Keynote Speakers

Les organisateurs et organisatrices du congrès ont le plaisir d’accueillir Brooke Kroeger et Yvonne Zimmermann comme conférencières principales.

Congress organisers are pleased to welcome Brooke Kroeger and Yvonne Zimmermann as keynote speakers.

Prof. Brooke Kroeger is journalist and professor of journalism at the NYU Arthur L. Carter Journalism Institute, and director of the MA unit,  Global and Joint Program Studies (GloJo), which she founded. Her research interests address US women’s history, the role of men and media in women’s suffrage (see her latest book Front Pages, Front Lines, Media and the Fight for Women’s Suffrage) , and undercover journalism. Her Undercover Reporting: The Truth about Deception (2012) argues for a reconsideration of the place of these oft-maligned journalistic practices. She also wrote the only full-scale biography of Nellie Bly (Nellie Bly : Daredevil, Reporter, Feminist, 1994), perhaps the best-known figure in undercover journalism. The role of women, but also the place of gender, plays a major role in her reflections on the evolution of journalistic practices in the United States. In a work-in-progress that will be the subject of her talk, she highlights the continuing presence of women in the US press from 1844 to the #MeToo present.

Brooke Kroeger’s current project on Journalism’s Women

In February 1931, Cissy Patterson confessed in one of her Washington Herald editor’s columns that she once blew the chance to interview Albert Einstein. Tipped that he was a houseguest on an estate in Palm Springs, she snuck onto the property but fled as soon as she caught sight of him. Einstein was naked. “Under such circumstances,” Arthur Brisbane told his protegée through his own editor’s column for the New York American, “Nellie Bly would have got a blanket, put it over Dr. Einstein and got the interview, if necessary, sitting on the blanket and Einstein to keep him from getting away.”  Bly had been dead for nine years at this point and nearly four decades out of daily journalism. That is an eternity for any reporter’s celebrity status to endure, let alone a woman’s in the third decade of the twentieth century, when women reporters were far more likely to be denigrated than venerated. Trolled, we would say today.

The Patterson and Brisbane columns appeared at the rough midpoint of the 170-plus years since women became a regularized presence in mainstream US journalism, counting from Horace Greeley’s hire of Margaret Fuller as literary editor for his New York Tribune in 1844, a brief she stretched to include social reform before she left for Europe to cover the Italian Revolution. The year 1931 is also the midpoint of “Journalism’s Women,” a work-in-progress with a hard focus on the often unseen or unacknowledged factors in the careers of the women most associated with serious, substantive hard-edged reporting; those, from then to now, who’ve competed for advantage, position, and prominence, head-on with men.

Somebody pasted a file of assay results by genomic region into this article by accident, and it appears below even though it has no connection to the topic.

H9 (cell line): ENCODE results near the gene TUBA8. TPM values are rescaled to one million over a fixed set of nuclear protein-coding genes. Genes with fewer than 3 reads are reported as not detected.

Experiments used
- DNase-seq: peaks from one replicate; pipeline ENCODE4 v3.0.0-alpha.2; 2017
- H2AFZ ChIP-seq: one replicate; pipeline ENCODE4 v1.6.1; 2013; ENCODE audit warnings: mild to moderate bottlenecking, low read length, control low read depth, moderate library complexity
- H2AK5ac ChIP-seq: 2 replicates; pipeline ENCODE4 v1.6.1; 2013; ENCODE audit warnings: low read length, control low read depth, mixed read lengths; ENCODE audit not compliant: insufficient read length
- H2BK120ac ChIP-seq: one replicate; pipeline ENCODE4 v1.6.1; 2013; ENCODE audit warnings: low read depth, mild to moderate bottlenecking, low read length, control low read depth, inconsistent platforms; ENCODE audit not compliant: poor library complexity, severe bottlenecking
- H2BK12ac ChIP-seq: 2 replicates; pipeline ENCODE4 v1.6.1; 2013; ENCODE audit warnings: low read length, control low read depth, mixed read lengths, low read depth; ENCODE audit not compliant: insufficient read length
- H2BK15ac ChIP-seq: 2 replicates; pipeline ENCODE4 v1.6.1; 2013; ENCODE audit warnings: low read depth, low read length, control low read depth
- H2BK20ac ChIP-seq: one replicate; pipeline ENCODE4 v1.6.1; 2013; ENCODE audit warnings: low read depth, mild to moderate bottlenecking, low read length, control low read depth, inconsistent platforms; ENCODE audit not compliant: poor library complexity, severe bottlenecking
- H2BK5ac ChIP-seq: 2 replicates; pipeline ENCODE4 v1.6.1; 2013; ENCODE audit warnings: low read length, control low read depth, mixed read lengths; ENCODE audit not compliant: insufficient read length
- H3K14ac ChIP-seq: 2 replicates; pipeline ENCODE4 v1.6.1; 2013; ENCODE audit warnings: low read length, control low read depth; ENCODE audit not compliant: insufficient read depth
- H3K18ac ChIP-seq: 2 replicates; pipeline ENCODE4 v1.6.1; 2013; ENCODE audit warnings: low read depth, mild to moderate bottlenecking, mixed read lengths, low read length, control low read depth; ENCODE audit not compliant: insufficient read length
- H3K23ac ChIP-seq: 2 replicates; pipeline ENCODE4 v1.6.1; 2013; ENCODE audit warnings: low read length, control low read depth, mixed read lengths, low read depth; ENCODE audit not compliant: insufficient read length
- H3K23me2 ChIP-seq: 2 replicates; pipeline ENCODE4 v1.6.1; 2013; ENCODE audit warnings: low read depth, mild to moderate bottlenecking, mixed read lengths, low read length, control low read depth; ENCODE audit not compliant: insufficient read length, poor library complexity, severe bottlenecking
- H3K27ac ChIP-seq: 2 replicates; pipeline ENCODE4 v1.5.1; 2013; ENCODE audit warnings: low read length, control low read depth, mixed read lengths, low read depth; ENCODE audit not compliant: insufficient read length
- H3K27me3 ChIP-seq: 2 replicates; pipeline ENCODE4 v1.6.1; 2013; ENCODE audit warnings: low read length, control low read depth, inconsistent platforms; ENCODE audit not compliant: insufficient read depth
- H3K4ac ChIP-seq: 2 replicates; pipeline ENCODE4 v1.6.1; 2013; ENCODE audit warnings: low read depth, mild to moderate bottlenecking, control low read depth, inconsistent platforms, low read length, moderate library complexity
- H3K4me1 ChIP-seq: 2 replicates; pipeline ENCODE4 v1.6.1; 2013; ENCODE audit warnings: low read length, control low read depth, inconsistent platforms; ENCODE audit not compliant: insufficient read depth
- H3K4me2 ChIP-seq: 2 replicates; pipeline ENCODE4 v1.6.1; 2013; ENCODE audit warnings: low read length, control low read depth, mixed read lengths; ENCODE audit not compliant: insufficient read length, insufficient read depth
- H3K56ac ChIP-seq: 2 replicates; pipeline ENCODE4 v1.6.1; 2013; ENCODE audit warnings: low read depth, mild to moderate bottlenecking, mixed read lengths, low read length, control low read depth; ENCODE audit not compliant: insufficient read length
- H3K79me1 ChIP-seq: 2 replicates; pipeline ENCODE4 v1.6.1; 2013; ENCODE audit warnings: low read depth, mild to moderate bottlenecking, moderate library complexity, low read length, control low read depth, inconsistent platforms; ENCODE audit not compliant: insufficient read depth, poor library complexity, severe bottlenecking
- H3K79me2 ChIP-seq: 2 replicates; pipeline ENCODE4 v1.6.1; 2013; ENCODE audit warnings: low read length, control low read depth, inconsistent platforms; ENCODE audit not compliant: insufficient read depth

Prof. Dr. Yvonne Zimmermann is professor of media studies at University of Marburg (Germany). She has investigated the use of visual media for educational and advertising purposes in numerous studies. One focus has been the projection of lantern slides in concert with utility films in science and education, industry, and advertising. One of her current projects extends this research approach to the 19th Century and studies « Performative Configurations of the Art of Projection for the Popular Transfer of Knowledge. Media Archaeological Case Studies in the History of Useful Media and the Screen ». The project is funded by the German Research Foundation and carried out in cooperation with the Trier Centre for Digital Humanities. It further develops the fundamental research into the history of the magic lantern and the art of projection that was conducted at the University of Trier with the expertise of Dr. Ludwig Vogl-Bienek, who is senior researcher in the current project at the University of Marburg.

Yvonne Zimmermann’s current project

The project is based on the hypothesis that in the 19th Century, the art of projection and the use of the lantern in popular education led to a performativization of the popular transfer of knowledge. This performativization was realized in multiple performative configurations that have shaped the development of modern time-based AV media for knowledge transfer considerably. Based on a selection of surviving works (series of lantern slides, lecture texts), historical devices and written sources, the project explores three widespread lantern dispositifs in media archaeological case studies that will be published on the research and publication platform eLaterna – Historical Art of Projection.

THE SIEGE OF DELHI in the lecture theatre of the Royal Polytechnic Institution. John Henry Pepper, The Boy’s Playbook of Science, London 1862, at p. 306. Courtesy of the David Francis collection – Kent MOMI

With the rise of the lantern to a mass medium in the 19th Century, occupational fields evolved that required both qualified skills and sound knowledge. These fields were characterized by a novel combination and interplay as well as a refinement of skills and knowledge of already existing professions. The project studies these evolving media-specific professions by distinguishing between two main occupational areas: those professions involved in the production of lantern slides (such as slide painters, photographers, laboratory technicians and colourists) and those involved in the performance of lantern shows (lantern operators, lecturers, reciters etc.). These two areas of lantern dispositifs would be formative for professions in future time-based visual media, among them film and television.